The US has always been a restless nation. Moving – whether across the street or across the country – is a given in the lives of most Americans, who pack up and head out for work, school and countless other reasons. Recent data on destinations and departures from the people who should know – United and Atlas Van Lines – can give income property investors a few insights about promising locales.
Though the data reported by United Van Lines dates from 2013, the larger trends revealed are still relevant. United Van Lines’ information reveals states with the largest and smallest percentages of inbound moves. The winners: Oregon on the West Cost and the Carolinas on the East Coast. And it may not come as much of a surprise that states with the largest percentage of movers heading elsewhere were New York New Jersey and Illinois.
Those trends are supported by similar number crunching from Atlas Van Lines, which recently released its own collection of 10 years’ worth of data on its in and out bound moves. North Carolina topped Atlas’ list of inbound moves for the period between 2004 and 2013. And in the same period, New Jersey and New York led the list of most outbound moves, along with Indiana and Ohio.
With some variation, both moving giants’ data tell the same story. Of course there are many reasons why people move to, or from a particular place. But in general, areas like the Carolinas and Oregon are relatively low cost and low key places with clean air and thriving local economies. On the other extreme, New Jersey and New York, along with various states in the Midwest are plagued by economic downturns, expensive housing and bad weather.
The takeaway for investors? Building a diverse portfolio of properties in flourishing, mid range markets is a key to investing success. Those ideal markets should have a diverse and growing economic base, with rising home prices that still allow for fairly low cost purchases.
Those kinds of markets also typically offer the amenities that are most sought after by the nation’s hottest growing groups of renters: millennials and retirees, who are likely to remain more or less permanent renters.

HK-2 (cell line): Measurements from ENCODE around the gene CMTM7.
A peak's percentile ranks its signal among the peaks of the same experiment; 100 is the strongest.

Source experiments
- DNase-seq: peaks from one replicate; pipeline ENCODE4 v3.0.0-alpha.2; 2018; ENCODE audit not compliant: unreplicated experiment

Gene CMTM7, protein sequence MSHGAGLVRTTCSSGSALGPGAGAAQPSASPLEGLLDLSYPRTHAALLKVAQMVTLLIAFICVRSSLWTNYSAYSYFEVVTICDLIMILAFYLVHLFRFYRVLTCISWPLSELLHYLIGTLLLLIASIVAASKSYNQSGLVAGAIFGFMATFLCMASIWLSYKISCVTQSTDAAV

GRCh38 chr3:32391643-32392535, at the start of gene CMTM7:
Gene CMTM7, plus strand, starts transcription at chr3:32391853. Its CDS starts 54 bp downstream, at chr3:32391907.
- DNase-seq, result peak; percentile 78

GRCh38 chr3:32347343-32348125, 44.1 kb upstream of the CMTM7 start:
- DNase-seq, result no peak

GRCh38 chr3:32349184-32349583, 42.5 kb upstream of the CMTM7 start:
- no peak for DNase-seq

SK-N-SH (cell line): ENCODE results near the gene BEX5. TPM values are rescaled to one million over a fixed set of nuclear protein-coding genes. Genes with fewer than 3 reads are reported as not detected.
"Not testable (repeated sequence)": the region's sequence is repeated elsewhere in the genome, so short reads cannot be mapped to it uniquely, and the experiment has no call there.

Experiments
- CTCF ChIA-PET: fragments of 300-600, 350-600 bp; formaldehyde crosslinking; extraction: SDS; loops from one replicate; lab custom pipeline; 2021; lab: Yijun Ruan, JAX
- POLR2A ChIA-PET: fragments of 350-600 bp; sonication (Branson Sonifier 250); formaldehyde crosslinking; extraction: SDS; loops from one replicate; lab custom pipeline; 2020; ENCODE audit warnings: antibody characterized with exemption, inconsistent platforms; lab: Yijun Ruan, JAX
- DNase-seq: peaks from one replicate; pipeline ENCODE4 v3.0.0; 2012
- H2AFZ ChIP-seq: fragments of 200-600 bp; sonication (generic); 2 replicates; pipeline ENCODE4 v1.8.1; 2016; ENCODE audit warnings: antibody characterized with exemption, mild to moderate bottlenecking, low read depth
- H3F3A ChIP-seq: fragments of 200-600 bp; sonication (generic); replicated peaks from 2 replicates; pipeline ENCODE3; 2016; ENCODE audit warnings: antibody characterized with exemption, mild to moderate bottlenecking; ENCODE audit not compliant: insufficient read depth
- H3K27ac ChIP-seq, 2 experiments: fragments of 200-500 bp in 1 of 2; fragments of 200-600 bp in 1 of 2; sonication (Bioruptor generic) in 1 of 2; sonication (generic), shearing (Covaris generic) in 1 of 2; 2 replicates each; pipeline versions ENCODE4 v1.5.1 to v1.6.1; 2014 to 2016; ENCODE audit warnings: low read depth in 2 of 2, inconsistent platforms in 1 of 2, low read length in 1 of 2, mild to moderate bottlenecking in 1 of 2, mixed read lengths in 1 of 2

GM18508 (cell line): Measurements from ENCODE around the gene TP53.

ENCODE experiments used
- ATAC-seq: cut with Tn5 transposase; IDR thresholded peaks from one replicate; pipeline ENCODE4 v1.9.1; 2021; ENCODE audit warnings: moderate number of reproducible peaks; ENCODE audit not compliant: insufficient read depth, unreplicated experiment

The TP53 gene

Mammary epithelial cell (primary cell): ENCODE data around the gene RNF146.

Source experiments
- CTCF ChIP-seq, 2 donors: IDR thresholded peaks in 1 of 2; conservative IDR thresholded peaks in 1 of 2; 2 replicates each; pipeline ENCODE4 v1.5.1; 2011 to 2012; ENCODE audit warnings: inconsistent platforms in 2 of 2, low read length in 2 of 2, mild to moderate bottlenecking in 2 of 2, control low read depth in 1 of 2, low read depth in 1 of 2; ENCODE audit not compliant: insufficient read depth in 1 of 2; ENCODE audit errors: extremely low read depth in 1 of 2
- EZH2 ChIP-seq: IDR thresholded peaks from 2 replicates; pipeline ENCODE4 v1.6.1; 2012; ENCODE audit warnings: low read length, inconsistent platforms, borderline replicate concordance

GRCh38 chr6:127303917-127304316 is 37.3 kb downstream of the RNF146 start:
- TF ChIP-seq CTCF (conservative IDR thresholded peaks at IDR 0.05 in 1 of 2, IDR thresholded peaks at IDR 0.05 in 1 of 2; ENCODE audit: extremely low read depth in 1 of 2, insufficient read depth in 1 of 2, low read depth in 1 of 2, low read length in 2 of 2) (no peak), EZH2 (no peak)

They’re looking for comfortable, secure housing that’s within easy access of amenities like shopping and work. Younger tenants who may be relocating for work are seeking out those lower stress cities where the cost of living is lower than in major cities. Recent retirees, too, may have “downsized” from a large family home in another state and are looking for a place to enjoy a comfortable retirement.
High-priced and oversaturated markets such as New York and California – which didn’t land on either extreme of United Van Lines’ list – offer fewer opportunities for investors hoping to start building a portfolio. They’re self limiting in terms of demand and growth – and have much less potential for real long term returns.
While the data collected by United and Atlas makes a clear statement about the top places where Americans want to move to, and away from, it’s also revealing to take a look at the destinations in the middle – and consider those numbers from an investing standpoint too.
Atlas’ ten-year compilation proves North Carolina wins the popularity contest, but it also shows a surprising runner-up: Washington, DC. The nation’s capital also saw more inbound moves than outbound over the same period, although in much smaller numbers. And while those numbers alone might make Washington appear to be a hot market, it’s important to consider the bigger picture of DC-area real estate and just who needs to live in the District. Like New York and other tight, higher priced markets, it’s fueled by a limited and specific kind of resident.
Moving company data may not tell all about the migratory habits of the restless American, but it can offer some glimpses into what makes a location worth moving to – and from. And that’s information that smart income property investors can take all the way to the bank. (Featured image: Flickr/rieh)
Wile, Rob. “One State Has Seen 10 Straight Years of More People Moving Into It Than Leaving.” Business Insider Markets. businessinsider.com 3 Jan 2014
Wile, Rob. “This Map Shows Which States Americans Are Moving To and Leaving.” Business Insider Markets. businessinsider.com 9 Jan 2014
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